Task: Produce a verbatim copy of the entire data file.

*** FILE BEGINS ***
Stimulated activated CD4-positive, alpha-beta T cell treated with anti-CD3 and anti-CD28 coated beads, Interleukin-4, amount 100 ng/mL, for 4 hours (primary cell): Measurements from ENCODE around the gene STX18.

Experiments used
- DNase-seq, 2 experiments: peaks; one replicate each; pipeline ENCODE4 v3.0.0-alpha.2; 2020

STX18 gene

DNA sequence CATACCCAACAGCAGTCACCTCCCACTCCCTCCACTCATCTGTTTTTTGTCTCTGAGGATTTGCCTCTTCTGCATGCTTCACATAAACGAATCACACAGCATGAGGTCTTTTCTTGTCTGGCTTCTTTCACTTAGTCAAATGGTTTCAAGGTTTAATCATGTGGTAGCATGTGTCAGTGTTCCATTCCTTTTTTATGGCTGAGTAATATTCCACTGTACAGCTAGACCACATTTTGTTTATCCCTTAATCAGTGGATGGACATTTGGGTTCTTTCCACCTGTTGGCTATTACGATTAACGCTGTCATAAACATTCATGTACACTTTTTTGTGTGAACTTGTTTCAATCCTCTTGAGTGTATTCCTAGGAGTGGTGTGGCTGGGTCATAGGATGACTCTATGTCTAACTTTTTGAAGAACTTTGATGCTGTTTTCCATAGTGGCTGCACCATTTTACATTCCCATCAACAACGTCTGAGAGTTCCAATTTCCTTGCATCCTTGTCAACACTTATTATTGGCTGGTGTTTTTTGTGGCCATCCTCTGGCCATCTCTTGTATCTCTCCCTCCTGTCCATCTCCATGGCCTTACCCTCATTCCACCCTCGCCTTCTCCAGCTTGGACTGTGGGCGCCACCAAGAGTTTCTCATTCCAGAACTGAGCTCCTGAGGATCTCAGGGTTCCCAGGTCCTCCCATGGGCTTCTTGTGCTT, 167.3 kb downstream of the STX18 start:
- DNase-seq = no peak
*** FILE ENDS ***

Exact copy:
Stimulated activated CD4-positive, alpha-beta T cell treated with anti-CD3 and anti-CD28 coated beads, Interleukin-4, amount 100 ng/mL, for 4 hours (primary cell): Measurements from ENCODE around the gene STX18.

Experiments used
- DNase-seq, 2 experiments: peaks; one replicate each; pipeline ENCODE4 v3.0.0-alpha.2; 2020

STX18 gene

DNA sequence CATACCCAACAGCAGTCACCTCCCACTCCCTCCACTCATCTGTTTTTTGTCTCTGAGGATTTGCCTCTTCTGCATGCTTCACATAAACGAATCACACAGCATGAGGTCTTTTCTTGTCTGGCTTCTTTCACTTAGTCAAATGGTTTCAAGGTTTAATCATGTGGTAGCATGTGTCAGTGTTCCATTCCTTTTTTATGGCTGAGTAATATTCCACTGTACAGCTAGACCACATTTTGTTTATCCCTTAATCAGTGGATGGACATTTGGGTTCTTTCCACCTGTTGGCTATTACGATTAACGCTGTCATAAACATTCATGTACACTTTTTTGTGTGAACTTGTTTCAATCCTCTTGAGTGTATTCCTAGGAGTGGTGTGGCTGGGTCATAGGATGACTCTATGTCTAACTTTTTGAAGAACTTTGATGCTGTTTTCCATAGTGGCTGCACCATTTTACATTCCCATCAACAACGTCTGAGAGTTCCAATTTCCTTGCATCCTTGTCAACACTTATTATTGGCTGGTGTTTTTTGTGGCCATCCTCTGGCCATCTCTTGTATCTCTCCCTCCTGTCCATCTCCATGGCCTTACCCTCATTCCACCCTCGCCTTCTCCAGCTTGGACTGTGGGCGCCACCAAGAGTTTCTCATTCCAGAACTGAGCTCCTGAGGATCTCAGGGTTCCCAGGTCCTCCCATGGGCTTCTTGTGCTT, 167.3 kb downstream of the STX18 start:
- DNase-seq = no peak